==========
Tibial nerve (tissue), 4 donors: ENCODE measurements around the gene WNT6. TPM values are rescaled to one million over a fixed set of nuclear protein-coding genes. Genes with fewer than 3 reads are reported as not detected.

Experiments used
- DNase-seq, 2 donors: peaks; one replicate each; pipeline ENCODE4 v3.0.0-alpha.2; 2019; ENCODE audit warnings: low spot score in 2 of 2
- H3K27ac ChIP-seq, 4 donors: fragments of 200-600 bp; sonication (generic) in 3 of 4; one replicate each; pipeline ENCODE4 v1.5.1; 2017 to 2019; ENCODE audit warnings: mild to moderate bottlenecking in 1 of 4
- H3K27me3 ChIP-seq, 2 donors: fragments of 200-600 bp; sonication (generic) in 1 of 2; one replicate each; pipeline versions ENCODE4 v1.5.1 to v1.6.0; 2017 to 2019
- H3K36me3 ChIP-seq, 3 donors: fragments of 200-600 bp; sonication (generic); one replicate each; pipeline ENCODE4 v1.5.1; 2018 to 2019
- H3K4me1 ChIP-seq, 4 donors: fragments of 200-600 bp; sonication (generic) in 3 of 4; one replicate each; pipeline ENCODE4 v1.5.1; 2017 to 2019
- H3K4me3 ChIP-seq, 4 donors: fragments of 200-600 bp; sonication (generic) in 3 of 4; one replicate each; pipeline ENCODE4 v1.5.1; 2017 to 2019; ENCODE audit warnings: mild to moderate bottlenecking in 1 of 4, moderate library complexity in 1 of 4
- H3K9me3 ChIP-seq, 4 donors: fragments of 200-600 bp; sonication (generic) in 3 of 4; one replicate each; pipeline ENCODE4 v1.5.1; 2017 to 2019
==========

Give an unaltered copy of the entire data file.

Tibial nerve (tissue), 4 donors: ENCODE measurements around the gene WNT6. TPM values are rescaled to one million over a fixed set of nuclear protein-coding genes. Genes with fewer than 3 reads are reported as not detected.

Experiments used
- DNase-seq, 2 donors: peaks; one replicate each; pipeline ENCODE4 v3.0.0-alpha.2; 2019; ENCODE audit warnings: low spot score in 2 of 2
- H3K27ac ChIP-seq, 4 donors: fragments of 200-600 bp; sonication (generic) in 3 of 4; one replicate each; pipeline ENCODE4 v1.5.1; 2017 to 2019; ENCODE audit warnings: mild to moderate bottlenecking in 1 of 4
- H3K27me3 ChIP-seq, 2 donors: fragments of 200-600 bp; sonication (generic) in 1 of 2; one replicate each; pipeline versions ENCODE4 v1.5.1 to v1.6.0; 2017 to 2019
- H3K36me3 ChIP-seq, 3 donors: fragments of 200-600 bp; sonication (generic); one replicate each; pipeline ENCODE4 v1.5.1; 2018 to 2019
- H3K4me1 ChIP-seq, 4 donors: fragments of 200-600 bp; sonication (generic) in 3 of 4; one replicate each; pipeline ENCODE4 v1.5.1; 2017 to 2019
- H3K4me3 ChIP-seq, 4 donors: fragments of 200-600 bp; sonication (generic) in 3 of 4; one replicate each; pipeline ENCODE4 v1.5.1; 2017 to 2019; ENCODE audit warnings: mild to moderate bottlenecking in 1 of 4, moderate library complexity in 1 of 4
- H3K9me3 ChIP-seq, 4 donors: fragments of 200-600 bp; sonication (generic) in 3 of 4; one replicate each; pipeline ENCODE4 v1.5.1; 2017 to 2019